Most parents, policy makers, and economists agree that jobs change lives in ways that no subsidy ever can. But there is huge disagreement on the role of the government in creating jobs; is it setting things on fire or creating the conditions for spontaneous combustion? We’d like to make the case that the “setting things on fire” view leads to industrial policy and economic stagnation and private sector cripples – animals bred in captivity find it hard to live in the jungle – that we had before 1991. It is almost important to recognise that India does not have a jobs problem (our official unemployment rate of 5% is not a doctored number), but a wages problem. The higher wages people are demanding can only be provided by formal jobs but 92% of our workforce still works informally, 50% of India’s labour force that works in agriculture generates only 15% of our GDP, and only 11% of the labour force works in manufacturing.
Putting poverty in the museum it belongs needs raising productivity. The productivity of a country is a complex question that involves individuals, enterprises, legislation, and much else. As Nobel laureate Robert Solow said, countries don’t need more cooks in the kitchen but a different recipe. With ten lakh kids joining the workforce every month for the next 20 years, we need merciless execution that focusses on five labour market transitions: farm to non-farm, rural to urban, subsistence self-employment to wage employment, school to work and informal to formal. Let us look at each one of them in more detail:
The enterprise geography of work
On surface, India’s entrepreneurship ecosystem seems healthy; 50% of our labour force is self-employed, and we have one enterprise for every four non-farm workers. But most of our enterprises are dwarves (Only 11% of manufacturing companies in India employ more than 200 people, compared with 52% in China), vary considerably in productivity (there is a 22-times productivity difference between a firm at the 90th and 10th percentile by size in manufacturing), and 40% of our labour force comprises the working poor (people who make enough money to live but not enough money to pull out of poverty).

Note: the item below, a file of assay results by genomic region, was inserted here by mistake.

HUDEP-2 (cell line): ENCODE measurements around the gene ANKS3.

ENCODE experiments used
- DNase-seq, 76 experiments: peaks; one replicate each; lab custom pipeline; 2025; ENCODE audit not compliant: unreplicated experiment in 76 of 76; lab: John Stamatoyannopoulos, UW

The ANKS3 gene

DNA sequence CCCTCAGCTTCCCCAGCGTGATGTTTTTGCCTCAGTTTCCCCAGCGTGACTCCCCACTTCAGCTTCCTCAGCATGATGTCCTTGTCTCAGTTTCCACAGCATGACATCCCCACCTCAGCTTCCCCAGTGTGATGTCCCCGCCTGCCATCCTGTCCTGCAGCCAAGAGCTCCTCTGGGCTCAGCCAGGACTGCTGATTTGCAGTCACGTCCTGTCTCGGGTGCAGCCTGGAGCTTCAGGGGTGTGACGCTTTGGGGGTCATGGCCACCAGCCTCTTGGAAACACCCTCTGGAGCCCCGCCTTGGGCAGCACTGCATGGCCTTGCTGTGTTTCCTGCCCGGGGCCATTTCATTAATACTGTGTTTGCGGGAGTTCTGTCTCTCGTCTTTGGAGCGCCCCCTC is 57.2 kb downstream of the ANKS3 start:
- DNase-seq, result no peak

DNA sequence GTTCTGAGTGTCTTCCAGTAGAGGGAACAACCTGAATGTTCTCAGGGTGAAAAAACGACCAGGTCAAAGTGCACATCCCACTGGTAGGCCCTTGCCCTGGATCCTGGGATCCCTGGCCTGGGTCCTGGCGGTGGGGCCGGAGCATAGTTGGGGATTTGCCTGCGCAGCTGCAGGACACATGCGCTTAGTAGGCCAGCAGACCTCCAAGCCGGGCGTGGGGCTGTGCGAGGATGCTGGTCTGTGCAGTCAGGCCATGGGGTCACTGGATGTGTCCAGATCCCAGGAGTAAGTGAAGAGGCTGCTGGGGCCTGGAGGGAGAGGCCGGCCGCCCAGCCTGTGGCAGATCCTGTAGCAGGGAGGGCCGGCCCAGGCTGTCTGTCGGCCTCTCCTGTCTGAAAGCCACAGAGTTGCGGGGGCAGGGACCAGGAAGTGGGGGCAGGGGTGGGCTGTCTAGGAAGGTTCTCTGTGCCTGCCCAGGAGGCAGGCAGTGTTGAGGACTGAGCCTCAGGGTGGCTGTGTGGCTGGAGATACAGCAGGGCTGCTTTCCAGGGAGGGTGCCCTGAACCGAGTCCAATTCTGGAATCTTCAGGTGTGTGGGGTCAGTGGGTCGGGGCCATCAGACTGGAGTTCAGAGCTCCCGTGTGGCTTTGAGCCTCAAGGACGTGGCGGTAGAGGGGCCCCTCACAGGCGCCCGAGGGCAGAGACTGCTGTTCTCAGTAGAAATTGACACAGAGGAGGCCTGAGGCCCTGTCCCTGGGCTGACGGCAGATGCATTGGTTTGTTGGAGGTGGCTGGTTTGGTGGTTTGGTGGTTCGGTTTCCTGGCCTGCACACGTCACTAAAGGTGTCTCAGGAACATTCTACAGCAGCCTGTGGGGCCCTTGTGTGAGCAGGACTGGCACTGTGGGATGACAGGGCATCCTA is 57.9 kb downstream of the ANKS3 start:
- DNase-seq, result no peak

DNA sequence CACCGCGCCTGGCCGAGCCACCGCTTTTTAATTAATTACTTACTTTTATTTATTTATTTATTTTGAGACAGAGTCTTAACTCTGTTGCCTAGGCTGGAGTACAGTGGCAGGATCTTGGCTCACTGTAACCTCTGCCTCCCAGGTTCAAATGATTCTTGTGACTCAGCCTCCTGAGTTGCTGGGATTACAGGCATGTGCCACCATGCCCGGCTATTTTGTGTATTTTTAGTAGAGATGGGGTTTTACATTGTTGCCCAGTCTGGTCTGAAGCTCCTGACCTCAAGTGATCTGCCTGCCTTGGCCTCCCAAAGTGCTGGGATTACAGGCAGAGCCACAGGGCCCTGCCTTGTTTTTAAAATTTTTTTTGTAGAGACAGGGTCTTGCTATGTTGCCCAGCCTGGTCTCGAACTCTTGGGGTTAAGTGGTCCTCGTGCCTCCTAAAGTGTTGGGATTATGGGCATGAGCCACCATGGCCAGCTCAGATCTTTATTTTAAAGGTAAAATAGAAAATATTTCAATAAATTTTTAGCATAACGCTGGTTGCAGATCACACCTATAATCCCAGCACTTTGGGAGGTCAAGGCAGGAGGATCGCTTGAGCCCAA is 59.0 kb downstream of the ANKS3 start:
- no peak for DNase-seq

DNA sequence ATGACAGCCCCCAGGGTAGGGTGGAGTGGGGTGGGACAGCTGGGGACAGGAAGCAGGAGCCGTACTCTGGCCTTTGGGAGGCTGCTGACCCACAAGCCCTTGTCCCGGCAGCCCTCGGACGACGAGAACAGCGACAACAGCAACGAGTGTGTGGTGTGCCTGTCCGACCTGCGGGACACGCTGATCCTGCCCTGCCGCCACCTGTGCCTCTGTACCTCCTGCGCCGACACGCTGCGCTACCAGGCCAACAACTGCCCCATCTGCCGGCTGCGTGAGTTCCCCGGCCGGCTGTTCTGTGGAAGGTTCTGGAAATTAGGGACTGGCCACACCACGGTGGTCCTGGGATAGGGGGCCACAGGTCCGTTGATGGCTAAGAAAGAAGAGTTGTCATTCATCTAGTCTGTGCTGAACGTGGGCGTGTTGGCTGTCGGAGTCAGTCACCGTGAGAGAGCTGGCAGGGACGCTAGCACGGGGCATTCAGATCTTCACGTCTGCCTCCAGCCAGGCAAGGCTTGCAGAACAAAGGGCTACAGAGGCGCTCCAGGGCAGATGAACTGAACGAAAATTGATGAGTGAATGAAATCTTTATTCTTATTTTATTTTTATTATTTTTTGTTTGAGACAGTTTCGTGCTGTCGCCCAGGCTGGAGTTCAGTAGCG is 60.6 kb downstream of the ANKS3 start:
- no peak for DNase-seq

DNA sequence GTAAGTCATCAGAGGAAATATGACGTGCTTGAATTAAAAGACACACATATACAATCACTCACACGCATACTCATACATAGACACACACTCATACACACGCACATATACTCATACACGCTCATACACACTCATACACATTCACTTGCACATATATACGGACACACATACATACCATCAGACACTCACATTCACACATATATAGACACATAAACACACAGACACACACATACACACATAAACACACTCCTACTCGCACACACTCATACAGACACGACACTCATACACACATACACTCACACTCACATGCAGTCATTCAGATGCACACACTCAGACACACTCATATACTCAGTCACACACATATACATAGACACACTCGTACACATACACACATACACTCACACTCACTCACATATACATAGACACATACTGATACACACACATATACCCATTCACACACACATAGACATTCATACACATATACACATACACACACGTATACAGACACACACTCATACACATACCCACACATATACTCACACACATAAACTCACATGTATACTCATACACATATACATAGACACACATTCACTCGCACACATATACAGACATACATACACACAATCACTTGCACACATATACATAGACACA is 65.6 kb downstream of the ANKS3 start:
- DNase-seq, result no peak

This article is a part of FICCI publication “Economy of Jobs” that was released during our 89th AGM in December 2016. It presents essays from India’s leading business leaders and eminent thought leaders who share views and suggestions on job creation. The articles cover varied issues: demographics, education, skill development, entrepreneurship, impact of technology, labour laws, and as well as specific issues across sectors.
More articles from this series can be viewed here at: Economy of Jobs
We are just not producing enough enterprises and workers with the productivity to pay or deserve higher wages. Of India’s 6.3 crore enterprises, 1.2 crore do not have an office, 1.2 crore work from home, only 75 lakh have any tax registration, only 15 lakh pay the mandatory Provident Fund and ESI (employees state insurance) contribution, and only 10 lakh are companies. Of these companies, only 55,000 post at least a single job on an online job portal on any day. Only 17,500 companies have a paid-up capital of more than Rs. 10 crore.
India does not have a jobs problem, but a wages problem
India’s regulatory cholesterol stunts enterprise growth. Improving the ease of doing business would create a Cambrian explosion of new venture creation and massively increase productivity among existing enterprises. This requires rebooting the thought world of the Medium and Small Enterprises (MSME) Ministry, improving access for non-collateral credit, getting rid of the labour and tax inspector Raj, implementing the goods and services tax (GST), growing the venture capital industry, moving employer- employee and govt. interface to a paperless –presence less and cashless ecosystem, freeing foreign investment, and getting rid of outdated laws.
The physical geography of work
A difficult question around jobs is whether India is going to take jobs to people or people to jobs. India only has 50 cities with more than a million people; China has 375. We have 6 lakh villages of which 2 lakh have less than 200 people; there is no way they can become job magnets. At the same time, we also need to define urbanisation carefully; it is not just about shoving more people into Delhi, Mumbai or Bangalore. Considerable economic activity over last 10 years has come from Gurgaon near Delhi, Gachibowli near Hyderabad, Magarpatta near Pune, Whitefield near Bangalore and Mohali near Chandigarh. But unfortunately, these job magnets cannot be called smart cities. The problem is not just hardware or infrastructure; the problem is governance. New cities need real mayors because impotent or unelected city leadership creates dumb, not smart cities.
There are also natural conditions for strong regional disparities over the next 20 years; six states in the south and west of India (Gujarat, Maharashtra, Tamil Nadu, Karnataka, Andhra Pradesh and Telangana) will see 50% of the country’s GDP growth but only 5% of the population growth. But 4 out of 10 children born in the next ten years will be in the three states of Uttar Pradesh, Bihar and Madhya Pradesh.
Manish Sabharwal & Sonal Arora, Chairman & Vice President, Teamlease writes this piece for FICCI publication “Economy of Jobs”. Post continues on Page 2.